Ballot measure came about after Bay Area’s own Gilead Sciences priced its new four-in-one AIDS treatment, Stribild, at $28,500 per patient, per year—more than most U.S. AIDS patients earn in a year. AHF-backed ballot measure seeks to rein in the city’s prescription drug purchasing costs; advocates to also host drug-pricing forums in S.F. and protests at Gilead’s Foster City headquarters Wed. & Thurs.
SAN FRANCISCO (November 13, 2012)—AIDS Healthcare Foundation (AHF) will host a PRESS CONFERENCE, Thursday, November 15, 2012 at 11:00am Pacific Time (PT) on the steps of San Francisco’s City Hall (1 Dr. Carlton B. Goodlett Place, SF, CA 94102) to announce its filing of a ballot measure in San Francisco to allow voters to weigh in on directing San Francisco government officials to, “…employ all opportunities that the municipal government possesses to bring down the price of prescription drugs.” The catalyst for the proposed San Francisco ballot measure was AIDS advocates’ frustration over the news that within days of the Bay Area’s own Gilead Sciences’ September FDA approval of its new four-in-one AIDS treatment combination Stribild, the drug company immediately priced Stribild at $28,500 per patient, per year, Wholesale Acquisition Cost (WAC)—a whopping 37% more than the price of Gilead’s best-selling three-in-one AIDS treatment, Atripla—more than most U.S. AIDS patients earn in any given year.
“The canary in the coal mine of runaway drug pricing is Gilead,” said Michael Weinstein, President of AIDS Healthcare Foundation. “Gilead’s excessive pricing of it AIDS drugs generates record profits for the company and $54 million in annual pay for its CEO, John Martin, making him the tenth highest paid executive in the nation. Unfortunately, this comes at the expense of state ADAP and Medicaid programs, the largest purchasers of Gilead’s products, and the people living with HIV/AIDS that rely on these programs but cannot access them due to funding constraints. A state as vast and powerful as California, and a City like San Francisco, can and should use its clout to stand up to drug companies like Gilead. That is why we are taking this issue directly to the people of San Francisco through our ballot measure.”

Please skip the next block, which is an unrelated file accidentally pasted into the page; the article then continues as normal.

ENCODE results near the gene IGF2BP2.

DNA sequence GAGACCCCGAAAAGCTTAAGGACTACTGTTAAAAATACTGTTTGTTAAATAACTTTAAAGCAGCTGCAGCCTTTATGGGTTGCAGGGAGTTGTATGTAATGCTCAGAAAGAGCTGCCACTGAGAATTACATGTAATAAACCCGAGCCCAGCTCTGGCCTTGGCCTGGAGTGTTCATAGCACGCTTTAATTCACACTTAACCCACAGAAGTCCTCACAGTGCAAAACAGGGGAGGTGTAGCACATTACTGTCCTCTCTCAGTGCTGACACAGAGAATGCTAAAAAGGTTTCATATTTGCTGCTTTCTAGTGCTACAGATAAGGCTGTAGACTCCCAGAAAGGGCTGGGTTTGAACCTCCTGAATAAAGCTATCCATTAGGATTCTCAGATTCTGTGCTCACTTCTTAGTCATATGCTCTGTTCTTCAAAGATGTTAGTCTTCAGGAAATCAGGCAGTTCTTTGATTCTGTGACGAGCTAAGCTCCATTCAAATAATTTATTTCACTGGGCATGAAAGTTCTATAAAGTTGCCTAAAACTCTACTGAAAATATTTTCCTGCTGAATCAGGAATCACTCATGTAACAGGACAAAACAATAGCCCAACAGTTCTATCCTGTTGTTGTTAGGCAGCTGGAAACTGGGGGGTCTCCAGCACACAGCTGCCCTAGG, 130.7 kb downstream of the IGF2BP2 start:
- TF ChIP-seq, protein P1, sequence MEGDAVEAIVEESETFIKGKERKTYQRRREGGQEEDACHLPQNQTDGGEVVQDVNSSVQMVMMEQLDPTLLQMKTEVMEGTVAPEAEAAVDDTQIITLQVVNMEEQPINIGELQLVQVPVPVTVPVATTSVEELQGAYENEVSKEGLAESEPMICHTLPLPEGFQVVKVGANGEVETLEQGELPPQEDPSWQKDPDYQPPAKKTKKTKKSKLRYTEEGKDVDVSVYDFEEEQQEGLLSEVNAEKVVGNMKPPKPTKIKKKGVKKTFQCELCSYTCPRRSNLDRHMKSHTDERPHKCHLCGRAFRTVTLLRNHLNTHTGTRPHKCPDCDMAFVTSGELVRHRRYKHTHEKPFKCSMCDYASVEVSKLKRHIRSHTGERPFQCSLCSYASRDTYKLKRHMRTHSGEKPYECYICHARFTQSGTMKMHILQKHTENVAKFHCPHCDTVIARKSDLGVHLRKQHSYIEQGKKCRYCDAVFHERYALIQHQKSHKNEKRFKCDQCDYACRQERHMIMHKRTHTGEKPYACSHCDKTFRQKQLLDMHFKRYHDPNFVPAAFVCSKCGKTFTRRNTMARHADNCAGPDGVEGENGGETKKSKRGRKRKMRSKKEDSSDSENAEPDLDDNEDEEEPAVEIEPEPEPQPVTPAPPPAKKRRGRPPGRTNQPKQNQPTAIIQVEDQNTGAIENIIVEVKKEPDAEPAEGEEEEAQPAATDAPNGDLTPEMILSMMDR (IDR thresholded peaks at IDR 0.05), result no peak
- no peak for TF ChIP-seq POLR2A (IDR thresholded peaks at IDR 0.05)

“$28,500 per patient, per year for Gilead’s new four-in-one AIDS drug Stribild—a drug which in many ways is another ‘me too’ drug offering only marginally better efficacy for a Cadillac cost—illustrates just how unsustainable drug pricing has become,” said Dr. Lisha Wilson, Medical Director, San Francisco Healthcare Centers, AIDS Healthcare Foundation. “$28,500 is more than most of my patients—and, in fact, most AIDS patients in the US—earn in any given year. Runaway drug pricing limits access to lifesaving AIDS medications by gouging hard-hit government aid programs as well as private insurers, and is one of the reasons why I am a proponent of the measure we are unveiling here today.”
“In response to what we and many others view as Gilead’s ‘predatory pricing’ of its drugs, we are proudly moving forward today with this ballot measure in San Francisco that will require government officials to work to really rein in such runaway drug costs,” added Jesse Brooks, a longtime Bay Area community activist and proponent of the measure.
AHF’s SAN FRANCISCO ‘STOP RUNAWAY DRUG PRICING’ BALLOT MEASURE
AHF’s City of San Francisco ballot initiative requires the collection of approximately 10,000 valid signatures (9,703 exactly) of registered San Francisco voters. Collection of voter signatures will begin in earnest this week throughout San Francisco and continue through the early winter (signatures are due mid-May 2013) with the expectation that the measure will easily qualify and then appear on the November 5, 2013 San Francisco election ballot. Proponents of the ballot measure include Dr. Lisha Wilson, Medical Director, San Francisco Healthcare Centers, AIDS Healthcare Foundation; Jesse Brooks, a community activist; and Michael Weinstein, President of the AIDS Healthcare Foundation.